Saturday, September 28, 2019
10:30 AM to
F Educational Sessions will take place on Saturday, Sept. 28 from 10:30 a.m. - 11:45 a.m. This list will be continuously updated as each session's speakers confirm attendance.
Update on International Student Recruitment from the EducationUSA Network and the Department of Commerce
Hear the latest in policy updates from the EducationUSA network, including new policies for engaging a wider array of sector stakeholders and approaches to the administration of its international student recruitment fairs. Learn more about the US Department of Commerce Commerce’s International Education initiative to support the US international education industry to compete globally.
Sara Moreno, US Commercial Service, Department of Commerce (DC)
Allison Dower, US Commercial Service, Department of Commerce (DC)
Stress-Busting: New Study Reveals Opportunity for Dramatic Differentiation
Gen Z, the very students you are recruiting, is the most stressed out generation ever, experts say. Admission professionals know this but few are addressing it to better serve prospective students. New data from a nationwide study shows that doing so can become your strongest recruitment tool. Learn how colleges can isolate and respond to student anxieties, while also differentiating themselves in ways that excite prospective students. Better understand techniques to best serve students while achieving your enrollment goals.
Bob Longmire, Longmire and Company (KS)
William Brown, Hood College (MD)
High Pressure and High Volume: College Counseling in Large Selective Public High Schools
Public high schools that serve predominantly high-achieving students face unique challenges as they navigate their students’ college counseling needs. Students demonstrate exceptional academic talents but vary in their understanding of their postsecondary options, the college admission process, and financial aid. Unrealistic goals, intense pressure, and demanding parental expectations are commonplace. Learn how counselors working in these settings administer their college counseling programs and how they manage the obstacles facing their students. Take away practical strategies and gain an understanding of the student experience at these institutions.
Jeffrey Makris, Stuyvesant High School (NY)
Alyssa Frank Reichman, Boston Latin School (MA)
Sandra Cernobori, Palo Alto Senior High School (CA)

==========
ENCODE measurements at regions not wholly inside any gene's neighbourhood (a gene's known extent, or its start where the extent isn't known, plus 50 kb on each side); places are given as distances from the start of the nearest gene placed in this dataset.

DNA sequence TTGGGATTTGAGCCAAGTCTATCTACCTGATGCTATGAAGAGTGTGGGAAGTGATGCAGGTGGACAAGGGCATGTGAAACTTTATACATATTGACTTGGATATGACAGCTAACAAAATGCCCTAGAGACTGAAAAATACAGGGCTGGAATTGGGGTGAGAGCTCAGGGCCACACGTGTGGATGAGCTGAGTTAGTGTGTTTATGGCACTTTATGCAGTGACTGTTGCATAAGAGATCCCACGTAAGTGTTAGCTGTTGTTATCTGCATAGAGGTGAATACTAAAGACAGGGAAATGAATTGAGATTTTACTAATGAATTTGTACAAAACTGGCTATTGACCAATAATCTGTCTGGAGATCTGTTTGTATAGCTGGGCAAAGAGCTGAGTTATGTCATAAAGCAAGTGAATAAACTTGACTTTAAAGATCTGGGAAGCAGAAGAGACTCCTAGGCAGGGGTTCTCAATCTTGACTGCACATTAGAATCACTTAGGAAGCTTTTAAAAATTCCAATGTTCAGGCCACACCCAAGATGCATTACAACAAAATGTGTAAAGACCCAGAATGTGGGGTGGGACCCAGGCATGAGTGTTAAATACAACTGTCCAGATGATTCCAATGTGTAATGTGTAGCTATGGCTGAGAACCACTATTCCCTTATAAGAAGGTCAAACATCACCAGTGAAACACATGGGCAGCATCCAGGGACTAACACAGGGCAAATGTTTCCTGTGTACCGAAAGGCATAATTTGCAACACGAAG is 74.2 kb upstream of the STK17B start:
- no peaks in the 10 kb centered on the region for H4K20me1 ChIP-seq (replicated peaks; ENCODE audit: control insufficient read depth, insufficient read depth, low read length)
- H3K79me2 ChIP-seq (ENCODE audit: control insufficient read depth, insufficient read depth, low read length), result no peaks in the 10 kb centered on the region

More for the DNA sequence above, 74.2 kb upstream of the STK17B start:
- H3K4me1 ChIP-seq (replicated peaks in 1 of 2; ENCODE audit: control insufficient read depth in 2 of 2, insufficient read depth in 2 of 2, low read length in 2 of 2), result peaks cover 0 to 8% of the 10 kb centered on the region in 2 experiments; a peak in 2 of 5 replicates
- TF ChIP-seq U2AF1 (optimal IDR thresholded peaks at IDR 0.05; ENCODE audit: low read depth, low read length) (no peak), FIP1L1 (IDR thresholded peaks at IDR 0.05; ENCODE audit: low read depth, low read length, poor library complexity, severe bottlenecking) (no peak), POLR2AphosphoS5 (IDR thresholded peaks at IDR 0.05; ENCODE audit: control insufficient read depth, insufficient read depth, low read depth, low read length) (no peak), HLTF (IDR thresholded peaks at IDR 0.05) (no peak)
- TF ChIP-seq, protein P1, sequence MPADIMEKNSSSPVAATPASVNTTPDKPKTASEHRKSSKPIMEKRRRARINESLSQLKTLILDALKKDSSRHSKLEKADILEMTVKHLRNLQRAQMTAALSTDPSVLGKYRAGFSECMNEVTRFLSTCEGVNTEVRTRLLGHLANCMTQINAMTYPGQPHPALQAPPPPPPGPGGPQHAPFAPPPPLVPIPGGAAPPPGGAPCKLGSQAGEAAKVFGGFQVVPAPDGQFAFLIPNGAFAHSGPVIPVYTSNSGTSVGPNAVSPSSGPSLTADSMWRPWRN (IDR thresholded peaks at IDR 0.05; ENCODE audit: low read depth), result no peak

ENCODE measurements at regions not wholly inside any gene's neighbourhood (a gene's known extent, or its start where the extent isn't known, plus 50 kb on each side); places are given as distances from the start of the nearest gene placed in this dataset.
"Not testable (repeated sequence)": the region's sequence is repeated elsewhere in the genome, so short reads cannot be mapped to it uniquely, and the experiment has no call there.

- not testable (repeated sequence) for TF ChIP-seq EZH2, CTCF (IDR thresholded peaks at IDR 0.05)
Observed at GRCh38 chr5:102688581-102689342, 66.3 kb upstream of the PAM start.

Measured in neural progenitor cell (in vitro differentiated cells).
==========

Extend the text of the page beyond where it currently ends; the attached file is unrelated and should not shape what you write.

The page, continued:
Megan Clougherty, Boston Latin School (MA)
Assessing Character and Non-Cognitive Factors in College Admission and Beyond: Why, How, and “What If?”
College admission offices and high schools are looking for better tools and systems for assessing and motivating key non-cognitive capacities in students. Explore the latest and most promising practices for assessing character education and social and emotional learning skills and capacities in young people. Learn more about implications of this work and hear a summary about developing, implementing, and evaluating promising character assessment systems in admission.
Robert Massa, Dickinson College (PA)
Sam Rikoon, Educational Testing Service (NJ)
Trisha Ross Anderson, Making Caring Common, Harvard Graduate School of Education (MA)
Engineering 3-2 Programs: How They Work and for Whom They Work Well
Combined/dual-degree programs provide an alternative approach to preparing for a career in engineering. Students encounter flexibility and opportunity at important junctures in their educational pathways: finding an undergraduate home, securing financial support, and progressing through the engineering curriculum. Which students might be a good fit? What is the appeal for students and institutions? What are some of the challenges and developments that schools have experienced? Better understand the philosophy, navigate the details, and appreciate the benefits of combined/dual-degree studies.
James Caldarise, Oberlin College (OH)
Ron Laue, Washington University in St. Louis (MO)
Veronica Aguilar Hornig, Columbia University (NY)
Bruce Rodenborn, Centre College (KY)
Advocating for LGBTQ+ Students: A Rainbow of (50+) Practice Resources!